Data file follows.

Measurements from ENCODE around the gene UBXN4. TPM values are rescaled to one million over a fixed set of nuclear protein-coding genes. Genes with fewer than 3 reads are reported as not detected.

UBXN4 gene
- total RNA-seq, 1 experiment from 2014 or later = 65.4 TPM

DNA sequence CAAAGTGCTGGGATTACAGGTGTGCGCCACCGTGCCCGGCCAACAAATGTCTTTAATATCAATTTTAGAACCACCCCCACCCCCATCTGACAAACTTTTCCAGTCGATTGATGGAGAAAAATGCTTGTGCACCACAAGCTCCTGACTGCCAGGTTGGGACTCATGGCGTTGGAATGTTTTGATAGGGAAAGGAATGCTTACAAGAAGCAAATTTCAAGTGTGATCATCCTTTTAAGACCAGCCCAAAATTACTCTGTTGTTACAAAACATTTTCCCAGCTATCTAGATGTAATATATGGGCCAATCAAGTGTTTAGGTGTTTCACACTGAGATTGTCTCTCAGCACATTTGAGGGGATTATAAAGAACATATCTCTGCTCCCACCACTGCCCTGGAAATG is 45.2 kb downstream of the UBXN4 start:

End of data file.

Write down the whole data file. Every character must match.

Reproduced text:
Measurements from ENCODE around the gene UBXN4. TPM values are rescaled to one million over a fixed set of nuclear protein-coding genes. Genes with fewer than 3 reads are reported as not detected.

UBXN4 gene
- total RNA-seq, 1 experiment from 2014 or later = 65.4 TPM

DNA sequence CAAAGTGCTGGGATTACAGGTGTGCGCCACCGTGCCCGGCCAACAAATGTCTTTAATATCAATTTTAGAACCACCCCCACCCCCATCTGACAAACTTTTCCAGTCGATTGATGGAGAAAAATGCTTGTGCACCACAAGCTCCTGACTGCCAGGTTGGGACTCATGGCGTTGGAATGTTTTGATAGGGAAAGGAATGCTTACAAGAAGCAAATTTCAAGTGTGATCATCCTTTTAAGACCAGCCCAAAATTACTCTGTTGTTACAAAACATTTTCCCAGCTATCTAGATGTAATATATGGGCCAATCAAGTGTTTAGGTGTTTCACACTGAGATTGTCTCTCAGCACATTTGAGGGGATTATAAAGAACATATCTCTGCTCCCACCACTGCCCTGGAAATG is 45.2 kb downstream of the UBXN4 start: